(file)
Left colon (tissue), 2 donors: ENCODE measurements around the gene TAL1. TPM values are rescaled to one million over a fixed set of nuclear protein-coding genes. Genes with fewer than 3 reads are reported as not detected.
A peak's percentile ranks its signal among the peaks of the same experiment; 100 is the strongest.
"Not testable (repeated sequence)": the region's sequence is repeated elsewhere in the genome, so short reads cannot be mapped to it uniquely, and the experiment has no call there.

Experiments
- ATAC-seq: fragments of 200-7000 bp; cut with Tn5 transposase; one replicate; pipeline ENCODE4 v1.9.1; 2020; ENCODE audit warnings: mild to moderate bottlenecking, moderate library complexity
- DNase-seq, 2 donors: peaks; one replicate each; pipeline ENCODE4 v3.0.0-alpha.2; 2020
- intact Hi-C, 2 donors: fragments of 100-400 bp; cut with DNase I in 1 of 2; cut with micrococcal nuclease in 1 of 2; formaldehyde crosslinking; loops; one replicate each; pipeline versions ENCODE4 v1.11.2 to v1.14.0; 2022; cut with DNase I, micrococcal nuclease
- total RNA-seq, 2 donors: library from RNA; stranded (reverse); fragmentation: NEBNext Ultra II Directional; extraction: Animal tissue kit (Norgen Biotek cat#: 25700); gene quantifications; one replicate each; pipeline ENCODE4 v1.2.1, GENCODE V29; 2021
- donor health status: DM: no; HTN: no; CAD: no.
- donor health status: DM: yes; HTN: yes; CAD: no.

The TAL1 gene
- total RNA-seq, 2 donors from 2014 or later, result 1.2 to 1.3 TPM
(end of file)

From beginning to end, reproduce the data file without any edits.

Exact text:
Left colon (tissue), 2 donors: ENCODE measurements around the gene TAL1. TPM values are rescaled to one million over a fixed set of nuclear protein-coding genes. Genes with fewer than 3 reads are reported as not detected.
A peak's percentile ranks its signal among the peaks of the same experiment; 100 is the strongest.
"Not testable (repeated sequence)": the region's sequence is repeated elsewhere in the genome, so short reads cannot be mapped to it uniquely, and the experiment has no call there.

Experiments
- ATAC-seq: fragments of 200-7000 bp; cut with Tn5 transposase; one replicate; pipeline ENCODE4 v1.9.1; 2020; ENCODE audit warnings: mild to moderate bottlenecking, moderate library complexity
- DNase-seq, 2 donors: peaks; one replicate each; pipeline ENCODE4 v3.0.0-alpha.2; 2020
- intact Hi-C, 2 donors: fragments of 100-400 bp; cut with DNase I in 1 of 2; cut with micrococcal nuclease in 1 of 2; formaldehyde crosslinking; loops; one replicate each; pipeline versions ENCODE4 v1.11.2 to v1.14.0; 2022; cut with DNase I, micrococcal nuclease
- total RNA-seq, 2 donors: library from RNA; stranded (reverse); fragmentation: NEBNext Ultra II Directional; extraction: Animal tissue kit (Norgen Biotek cat#: 25700); gene quantifications; one replicate each; pipeline ENCODE4 v1.2.1, GENCODE V29; 2021
- donor health status: DM: no; HTN: no; CAD: no.
- donor health status: DM: yes; HTN: yes; CAD: no.

The TAL1 gene
- total RNA-seq, 2 donors from 2014 or later, result 1.2 to 1.3 TPM